The Council of Dads: My Daughters, My Illness, and the Men Who Could Be Me [NOOK Book]

Overview

Bestselling author Bruce Feiler was a young father when he was diagnosed with cancer. He instantly worried what his daughters' lives would be like without him. "Would they wonder who I was? Would they wonder what I thought? Would they yearn for my approval, my love, my voice?"

Three days later he came up with a stirring idea of how he might give them that voice. He would reach out to six men from all the passages in his life, and ask them to be present in the passages in his ...

See more details below
The Council of Dads: My Daughters, My Illness, and the Men Who Could Be Me

Available on NOOK devices and apps  
  • NOOK Devices
  • Samsung Galaxy Tab 4 NOOK
  • NOOK HD/HD+ Tablet
  • NOOK
  • NOOK Color
  • NOOK Tablet
  • Tablet/Phone
  • NOOK for Windows 8 Tablet
  • NOOK for iOS
  • NOOK for Android
  • NOOK Kids for iPad
  • PC/Mac
  • NOOK for Windows 8
  • NOOK for PC
  • NOOK for Mac
  • NOOK for Web

Want a NOOK? Explore Now

NOOK Book (eBook)
$9.99
BN.com price

Overview

Bestselling author Bruce Feiler was a young father when he was diagnosed with cancer. He instantly worried what his daughters' lives would be like without him. "Would they wonder who I was? Would they wonder what I thought? Would they yearn for my approval, my love, my voice?"

Three days later he came up with a stirring idea of how he might give them that voice. He would reach out to six men from all the passages in his life, and ask them to be present in the passages in his daughters' lives. And he would call this group "The Council of Dads."

"I believe my daughters will have plenty of opportunities in their lives," he wrote to these men. "They'll have loving families. They'll have each other. But they may not have me. They may not have their dad. Will you help be their dad?"

The Council of Dads is the inspiring story of what happened next. Feiler introduces the men in his Council and captures the life lesson he wants each to convey to his daughters—how to see, how to travel, how to question, how to dream. He mixes these with an intimate, highly personal chronicle of his experience battling cancer while raising young children, along with vivid portraits of his father, his two grandfathers, and various father figures in his life that explore the changing role of fathers in America.

This is the work of a master storyteller confronting the most difficult experience of his life and emerging with wisdom and hope. The Council of Dads is a touching, funny, and ultimately deeply moving book on how to live life, how the human spirit can respond to adversity, and how to deepen and cherish the friendships that enrich our lives.

Read More Show Less

Editorial Reviews

Michael Lindgren
…Feiler's conversations with his potential stand-ins are candid and moving. The Council of Dads exemplifies the mysterious process by which bad news can alter our perspective and reorder our priorities, and it celebrates the ever-expanding level of emotional intimacy that men are increasingly free to engage.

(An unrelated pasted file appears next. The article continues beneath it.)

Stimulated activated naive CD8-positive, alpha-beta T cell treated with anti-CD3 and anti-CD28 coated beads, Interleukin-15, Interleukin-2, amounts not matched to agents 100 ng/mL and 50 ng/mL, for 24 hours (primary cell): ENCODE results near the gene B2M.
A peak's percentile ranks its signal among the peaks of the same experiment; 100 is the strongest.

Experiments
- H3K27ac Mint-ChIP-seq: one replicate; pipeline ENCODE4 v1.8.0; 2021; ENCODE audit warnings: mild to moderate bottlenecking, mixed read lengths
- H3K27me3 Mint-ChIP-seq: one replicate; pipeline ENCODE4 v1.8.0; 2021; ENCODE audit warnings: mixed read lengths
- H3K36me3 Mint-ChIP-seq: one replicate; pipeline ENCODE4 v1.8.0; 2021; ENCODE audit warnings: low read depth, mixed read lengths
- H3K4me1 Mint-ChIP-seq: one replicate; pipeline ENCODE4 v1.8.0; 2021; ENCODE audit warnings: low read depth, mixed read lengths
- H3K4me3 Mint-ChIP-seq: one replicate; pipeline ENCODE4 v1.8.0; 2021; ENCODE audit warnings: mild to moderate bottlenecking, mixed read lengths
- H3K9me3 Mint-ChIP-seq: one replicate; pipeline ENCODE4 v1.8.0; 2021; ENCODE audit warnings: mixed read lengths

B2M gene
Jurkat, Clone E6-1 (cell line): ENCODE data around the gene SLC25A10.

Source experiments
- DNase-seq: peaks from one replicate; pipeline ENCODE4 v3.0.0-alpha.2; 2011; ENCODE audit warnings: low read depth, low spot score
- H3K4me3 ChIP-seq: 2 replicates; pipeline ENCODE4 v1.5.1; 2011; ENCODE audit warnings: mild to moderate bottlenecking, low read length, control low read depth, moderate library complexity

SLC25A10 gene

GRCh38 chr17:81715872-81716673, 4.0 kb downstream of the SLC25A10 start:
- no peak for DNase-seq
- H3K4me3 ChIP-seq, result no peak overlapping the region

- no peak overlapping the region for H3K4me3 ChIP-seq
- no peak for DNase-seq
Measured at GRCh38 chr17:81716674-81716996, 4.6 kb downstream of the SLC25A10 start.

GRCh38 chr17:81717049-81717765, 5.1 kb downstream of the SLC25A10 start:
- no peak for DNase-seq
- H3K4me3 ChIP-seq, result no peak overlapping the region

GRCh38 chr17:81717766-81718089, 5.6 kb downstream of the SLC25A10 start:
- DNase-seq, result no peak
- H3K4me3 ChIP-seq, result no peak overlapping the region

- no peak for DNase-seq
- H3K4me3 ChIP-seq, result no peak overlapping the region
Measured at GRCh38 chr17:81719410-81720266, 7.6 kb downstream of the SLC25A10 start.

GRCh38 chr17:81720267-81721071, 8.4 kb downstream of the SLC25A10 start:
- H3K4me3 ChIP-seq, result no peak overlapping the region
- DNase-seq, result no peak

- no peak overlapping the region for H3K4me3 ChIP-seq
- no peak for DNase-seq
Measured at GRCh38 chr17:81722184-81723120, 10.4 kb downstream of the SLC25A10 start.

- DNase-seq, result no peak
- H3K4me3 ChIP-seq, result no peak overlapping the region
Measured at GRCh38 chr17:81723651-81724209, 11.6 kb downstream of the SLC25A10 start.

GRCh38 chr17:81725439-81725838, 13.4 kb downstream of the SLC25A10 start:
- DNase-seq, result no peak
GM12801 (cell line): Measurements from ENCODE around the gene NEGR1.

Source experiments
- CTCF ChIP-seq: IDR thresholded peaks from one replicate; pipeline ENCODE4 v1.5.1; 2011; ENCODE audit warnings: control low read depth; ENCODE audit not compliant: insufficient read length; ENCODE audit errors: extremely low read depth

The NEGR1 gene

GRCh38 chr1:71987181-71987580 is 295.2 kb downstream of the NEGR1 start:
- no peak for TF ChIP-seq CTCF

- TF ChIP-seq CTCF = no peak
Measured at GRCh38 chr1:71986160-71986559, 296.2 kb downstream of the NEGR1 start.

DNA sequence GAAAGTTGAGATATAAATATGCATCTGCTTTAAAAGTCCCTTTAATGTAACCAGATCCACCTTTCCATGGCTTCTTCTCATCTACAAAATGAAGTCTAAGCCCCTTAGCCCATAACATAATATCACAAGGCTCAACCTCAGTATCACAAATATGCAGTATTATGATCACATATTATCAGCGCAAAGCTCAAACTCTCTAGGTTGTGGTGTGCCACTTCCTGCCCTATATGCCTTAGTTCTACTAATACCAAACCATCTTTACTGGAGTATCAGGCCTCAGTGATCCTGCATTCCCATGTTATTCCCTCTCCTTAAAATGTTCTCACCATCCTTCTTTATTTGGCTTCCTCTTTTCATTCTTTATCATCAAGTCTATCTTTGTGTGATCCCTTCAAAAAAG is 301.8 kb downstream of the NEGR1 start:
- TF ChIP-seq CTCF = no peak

—The Washington Post
Publishers Weekly
In 2008, bestselling author Feiler (Walking the Bible) learned he had a rare, life-threatening tumor in his left leg. Fearing what his absence would do to the lives of his young daughters, Feiler asked six close friends ("Men who know my voice") to help raise them. Feiler chronicles his battle with cancer, from diagnosis to recovery, as well as his sentimental but moving journey to recruit friends who can carry out his wish to teach his daughters to travel, dream, and live life to its fullest. Feiler's intimate bond with his friends makes them unusually expressive and communicative (if lacking in humor), and their own biographies lend further inspirational dimensions to the story. Though his letters to friends and family can get ornate ("The Brooklyn Bridge...is looking fresh-faced and handsome overhead, its famed promenade glittering like the pot of gold at the end of a long journey to come"), it's hard not to get swept along and cheer Feiler on as he fights for his life and his daughters'.
Copyright © Reed Business Information, a division of Reed Elsevier Inc. All rights reserved.
Kirkus Reviews
After being diagnosed with cancer in 2008, Feiler (America's Prophet: Moses and the American Story, 2009, etc.) asked his closest male friends to provide guidance, wisdom and love to his children, should he not survive. The author chronicles the daunting process of enduring a life-threatening condition, creating an amalgam of travelogue, family album, personal memoir and portrait of a marriage. With the same measured, down-to-earth voice that distinguishes his popular explorations of historical landmarks and religious figures, Feiler describes the men in his life who have shaped him, including his father, both grandfathers and the men he chose to fill his fatherly shoes in case his extensive surgery and chemotherapy treatments proved unsuccessful. By reverently marveling at the achievements, sorrows and credos of his male role models, the evolution of his deepest friendships and his wife's courage, the author looks beyond his own lifetime, putting the struggles of the present into a philosophically astute and humble context. Through regular letters to loved ones, he offers snapshots of his "Lost Year," bluntly recounting the ravages of aggressive procedures, the impact of his weakened state on his daily life and the moments of joy, connection and grace he still finds within the anguish. His contemplative candor, fortitude and wry humor come through in the simplest of phrases: "No one aspires to be the person who handles this kind of situation well." Addressing his daughters, the author writes about "the great paradox of parenting: Even as we come to feel we can't live without you, our primary job is to prepare you to live without us. Our task, in a sense, is to make ourselves obsolete."Feiler tackles personal hardship with inquisitive and heartfelt eloquence. Author tour to Atlanta, Chicago, New York, Raleigh-Durham, Savannah, Washington, D.C.